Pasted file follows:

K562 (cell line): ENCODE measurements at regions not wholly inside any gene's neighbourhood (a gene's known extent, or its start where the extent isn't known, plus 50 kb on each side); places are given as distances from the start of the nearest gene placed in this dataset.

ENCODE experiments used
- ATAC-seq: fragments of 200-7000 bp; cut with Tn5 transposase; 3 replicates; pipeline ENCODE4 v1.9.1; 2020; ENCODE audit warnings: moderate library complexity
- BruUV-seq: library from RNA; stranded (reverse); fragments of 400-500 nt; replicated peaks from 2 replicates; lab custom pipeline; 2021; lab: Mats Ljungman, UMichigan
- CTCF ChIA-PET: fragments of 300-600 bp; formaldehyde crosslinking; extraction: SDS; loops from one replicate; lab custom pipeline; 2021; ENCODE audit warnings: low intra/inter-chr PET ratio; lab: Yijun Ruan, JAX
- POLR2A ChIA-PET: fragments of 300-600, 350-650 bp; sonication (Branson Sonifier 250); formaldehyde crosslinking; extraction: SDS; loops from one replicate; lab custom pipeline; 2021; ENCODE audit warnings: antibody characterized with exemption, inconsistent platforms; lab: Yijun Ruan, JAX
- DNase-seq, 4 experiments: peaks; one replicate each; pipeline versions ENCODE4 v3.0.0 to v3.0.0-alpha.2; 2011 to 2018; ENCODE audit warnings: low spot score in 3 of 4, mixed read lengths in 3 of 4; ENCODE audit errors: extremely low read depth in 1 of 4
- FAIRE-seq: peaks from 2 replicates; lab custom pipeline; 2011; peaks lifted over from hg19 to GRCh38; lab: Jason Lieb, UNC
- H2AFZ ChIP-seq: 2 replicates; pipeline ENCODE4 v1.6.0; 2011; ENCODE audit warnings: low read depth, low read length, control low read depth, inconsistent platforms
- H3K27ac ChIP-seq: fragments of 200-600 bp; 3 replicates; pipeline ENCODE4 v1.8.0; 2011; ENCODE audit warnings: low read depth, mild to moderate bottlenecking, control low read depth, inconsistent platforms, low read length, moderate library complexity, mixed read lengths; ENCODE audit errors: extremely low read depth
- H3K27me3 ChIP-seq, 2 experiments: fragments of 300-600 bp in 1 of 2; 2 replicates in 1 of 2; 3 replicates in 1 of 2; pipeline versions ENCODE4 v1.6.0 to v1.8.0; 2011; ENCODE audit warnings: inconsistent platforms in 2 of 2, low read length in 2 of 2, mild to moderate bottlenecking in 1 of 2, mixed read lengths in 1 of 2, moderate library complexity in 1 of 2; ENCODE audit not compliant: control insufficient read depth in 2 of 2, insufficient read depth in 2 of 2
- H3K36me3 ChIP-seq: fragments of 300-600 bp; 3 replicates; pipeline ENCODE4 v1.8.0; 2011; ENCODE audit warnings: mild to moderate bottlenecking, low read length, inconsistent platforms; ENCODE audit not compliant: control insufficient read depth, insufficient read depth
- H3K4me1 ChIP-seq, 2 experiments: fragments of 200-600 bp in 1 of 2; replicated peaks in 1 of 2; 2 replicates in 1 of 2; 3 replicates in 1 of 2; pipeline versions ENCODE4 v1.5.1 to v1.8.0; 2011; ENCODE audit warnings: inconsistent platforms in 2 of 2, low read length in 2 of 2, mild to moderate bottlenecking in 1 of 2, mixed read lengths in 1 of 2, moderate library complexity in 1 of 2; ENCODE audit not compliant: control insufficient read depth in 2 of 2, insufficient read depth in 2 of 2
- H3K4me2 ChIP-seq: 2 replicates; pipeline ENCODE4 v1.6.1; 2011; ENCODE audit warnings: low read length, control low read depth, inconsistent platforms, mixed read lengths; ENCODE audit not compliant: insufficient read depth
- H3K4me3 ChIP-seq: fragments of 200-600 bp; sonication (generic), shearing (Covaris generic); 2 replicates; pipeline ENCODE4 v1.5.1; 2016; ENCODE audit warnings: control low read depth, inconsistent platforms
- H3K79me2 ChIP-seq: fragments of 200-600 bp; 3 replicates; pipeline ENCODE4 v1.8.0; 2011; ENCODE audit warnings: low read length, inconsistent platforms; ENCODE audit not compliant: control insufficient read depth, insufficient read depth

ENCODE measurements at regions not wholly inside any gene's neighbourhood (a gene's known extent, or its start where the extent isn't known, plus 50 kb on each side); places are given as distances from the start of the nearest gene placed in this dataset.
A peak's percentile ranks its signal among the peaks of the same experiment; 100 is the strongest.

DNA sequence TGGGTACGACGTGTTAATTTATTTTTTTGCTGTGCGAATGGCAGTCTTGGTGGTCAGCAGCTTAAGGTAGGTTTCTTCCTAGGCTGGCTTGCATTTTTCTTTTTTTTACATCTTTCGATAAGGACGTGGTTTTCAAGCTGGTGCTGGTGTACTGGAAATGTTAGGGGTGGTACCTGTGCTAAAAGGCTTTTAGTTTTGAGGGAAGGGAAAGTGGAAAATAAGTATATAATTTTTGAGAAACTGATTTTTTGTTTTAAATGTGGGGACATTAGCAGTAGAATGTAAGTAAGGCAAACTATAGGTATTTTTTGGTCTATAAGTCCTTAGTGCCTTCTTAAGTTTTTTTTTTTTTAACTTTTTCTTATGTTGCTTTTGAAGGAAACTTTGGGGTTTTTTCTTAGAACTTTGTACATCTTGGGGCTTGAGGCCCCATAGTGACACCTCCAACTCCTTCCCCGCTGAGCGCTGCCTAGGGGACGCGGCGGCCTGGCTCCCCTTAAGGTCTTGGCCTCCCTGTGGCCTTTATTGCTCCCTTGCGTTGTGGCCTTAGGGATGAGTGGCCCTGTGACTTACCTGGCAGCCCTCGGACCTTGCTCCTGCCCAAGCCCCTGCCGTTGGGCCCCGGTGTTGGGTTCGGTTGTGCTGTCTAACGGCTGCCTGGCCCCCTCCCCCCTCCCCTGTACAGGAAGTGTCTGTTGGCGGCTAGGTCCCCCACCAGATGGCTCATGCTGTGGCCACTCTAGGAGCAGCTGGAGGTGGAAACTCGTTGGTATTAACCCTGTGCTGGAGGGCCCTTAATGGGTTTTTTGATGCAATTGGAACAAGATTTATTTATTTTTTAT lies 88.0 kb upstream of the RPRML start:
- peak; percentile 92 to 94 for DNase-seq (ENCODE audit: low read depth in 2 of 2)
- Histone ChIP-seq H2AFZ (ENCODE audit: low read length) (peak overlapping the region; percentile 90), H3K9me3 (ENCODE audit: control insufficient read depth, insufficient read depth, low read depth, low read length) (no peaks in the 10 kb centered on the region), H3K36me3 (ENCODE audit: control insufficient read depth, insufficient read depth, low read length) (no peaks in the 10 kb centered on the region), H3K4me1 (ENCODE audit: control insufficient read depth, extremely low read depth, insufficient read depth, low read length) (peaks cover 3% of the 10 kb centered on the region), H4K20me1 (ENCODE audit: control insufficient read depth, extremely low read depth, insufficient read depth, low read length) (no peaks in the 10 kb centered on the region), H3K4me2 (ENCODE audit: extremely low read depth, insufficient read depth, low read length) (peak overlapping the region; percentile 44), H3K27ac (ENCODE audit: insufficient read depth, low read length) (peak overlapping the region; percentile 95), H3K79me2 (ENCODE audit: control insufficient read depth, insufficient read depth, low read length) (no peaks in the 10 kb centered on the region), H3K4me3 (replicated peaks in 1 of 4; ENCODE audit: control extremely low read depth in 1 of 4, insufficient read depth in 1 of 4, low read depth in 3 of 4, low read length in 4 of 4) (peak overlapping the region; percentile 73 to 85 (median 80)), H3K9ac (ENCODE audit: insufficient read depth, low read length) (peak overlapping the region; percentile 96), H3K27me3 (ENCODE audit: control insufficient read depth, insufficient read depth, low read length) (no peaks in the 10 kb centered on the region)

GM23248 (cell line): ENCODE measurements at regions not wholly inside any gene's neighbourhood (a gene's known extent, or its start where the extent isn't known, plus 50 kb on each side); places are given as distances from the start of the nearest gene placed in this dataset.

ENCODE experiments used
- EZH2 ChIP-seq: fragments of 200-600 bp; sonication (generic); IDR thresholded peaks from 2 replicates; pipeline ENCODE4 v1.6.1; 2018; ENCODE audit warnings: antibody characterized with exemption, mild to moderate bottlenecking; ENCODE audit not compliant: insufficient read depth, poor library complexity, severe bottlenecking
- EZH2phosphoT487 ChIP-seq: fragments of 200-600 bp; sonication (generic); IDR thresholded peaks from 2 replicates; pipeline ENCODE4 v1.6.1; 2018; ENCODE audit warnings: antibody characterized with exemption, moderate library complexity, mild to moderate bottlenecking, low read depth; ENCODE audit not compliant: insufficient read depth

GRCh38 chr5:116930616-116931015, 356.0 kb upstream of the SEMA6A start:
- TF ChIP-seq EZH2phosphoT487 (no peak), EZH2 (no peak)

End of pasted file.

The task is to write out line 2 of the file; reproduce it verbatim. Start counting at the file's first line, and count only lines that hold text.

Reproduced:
ENCODE experiments used